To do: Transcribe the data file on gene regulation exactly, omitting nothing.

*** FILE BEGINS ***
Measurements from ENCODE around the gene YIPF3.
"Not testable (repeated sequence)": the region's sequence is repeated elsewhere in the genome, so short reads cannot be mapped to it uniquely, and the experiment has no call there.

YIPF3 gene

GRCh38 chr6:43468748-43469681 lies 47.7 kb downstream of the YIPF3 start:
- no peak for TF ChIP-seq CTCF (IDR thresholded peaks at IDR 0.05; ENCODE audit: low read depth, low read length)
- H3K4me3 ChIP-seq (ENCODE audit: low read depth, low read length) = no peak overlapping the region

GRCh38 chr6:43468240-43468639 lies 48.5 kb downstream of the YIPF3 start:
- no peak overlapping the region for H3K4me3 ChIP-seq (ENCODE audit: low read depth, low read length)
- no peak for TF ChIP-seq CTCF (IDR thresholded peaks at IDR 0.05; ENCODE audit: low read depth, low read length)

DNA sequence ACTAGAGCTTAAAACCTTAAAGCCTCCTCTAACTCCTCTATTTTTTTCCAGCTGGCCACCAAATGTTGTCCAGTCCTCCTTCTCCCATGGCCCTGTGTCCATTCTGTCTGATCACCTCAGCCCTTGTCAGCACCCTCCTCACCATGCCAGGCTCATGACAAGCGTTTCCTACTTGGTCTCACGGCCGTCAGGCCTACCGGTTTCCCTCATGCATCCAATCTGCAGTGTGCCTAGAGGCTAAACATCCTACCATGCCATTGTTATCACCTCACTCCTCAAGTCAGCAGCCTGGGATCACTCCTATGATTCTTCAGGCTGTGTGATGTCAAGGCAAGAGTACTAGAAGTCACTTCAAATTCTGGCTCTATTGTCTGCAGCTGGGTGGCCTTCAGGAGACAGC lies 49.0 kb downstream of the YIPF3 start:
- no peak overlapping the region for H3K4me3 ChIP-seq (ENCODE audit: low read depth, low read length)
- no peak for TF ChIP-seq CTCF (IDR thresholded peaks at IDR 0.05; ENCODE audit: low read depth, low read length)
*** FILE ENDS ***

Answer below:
Measurements from ENCODE around the gene YIPF3.
"Not testable (repeated sequence)": the region's sequence is repeated elsewhere in the genome, so short reads cannot be mapped to it uniquely, and the experiment has no call there.

YIPF3 gene

GRCh38 chr6:43468748-43469681 lies 47.7 kb downstream of the YIPF3 start:
- no peak for TF ChIP-seq CTCF (IDR thresholded peaks at IDR 0.05; ENCODE audit: low read depth, low read length)
- H3K4me3 ChIP-seq (ENCODE audit: low read depth, low read length) = no peak overlapping the region

GRCh38 chr6:43468240-43468639 lies 48.5 kb downstream of the YIPF3 start:
- no peak overlapping the region for H3K4me3 ChIP-seq (ENCODE audit: low read depth, low read length)
- no peak for TF ChIP-seq CTCF (IDR thresholded peaks at IDR 0.05; ENCODE audit: low read depth, low read length)

DNA sequence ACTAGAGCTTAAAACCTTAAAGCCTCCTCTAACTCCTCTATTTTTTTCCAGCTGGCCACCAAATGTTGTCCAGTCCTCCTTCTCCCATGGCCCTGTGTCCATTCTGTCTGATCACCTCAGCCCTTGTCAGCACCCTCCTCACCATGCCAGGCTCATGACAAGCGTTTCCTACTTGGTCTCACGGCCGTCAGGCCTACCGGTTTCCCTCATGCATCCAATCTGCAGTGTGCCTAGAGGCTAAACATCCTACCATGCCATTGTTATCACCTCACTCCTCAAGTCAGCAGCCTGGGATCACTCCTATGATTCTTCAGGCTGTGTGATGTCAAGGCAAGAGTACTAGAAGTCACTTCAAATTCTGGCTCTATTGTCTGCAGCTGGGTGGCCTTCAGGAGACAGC lies 49.0 kb downstream of the YIPF3 start:
- no peak overlapping the region for H3K4me3 ChIP-seq (ENCODE audit: low read depth, low read length)
- no peak for TF ChIP-seq CTCF (IDR thresholded peaks at IDR 0.05; ENCODE audit: low read depth, low read length)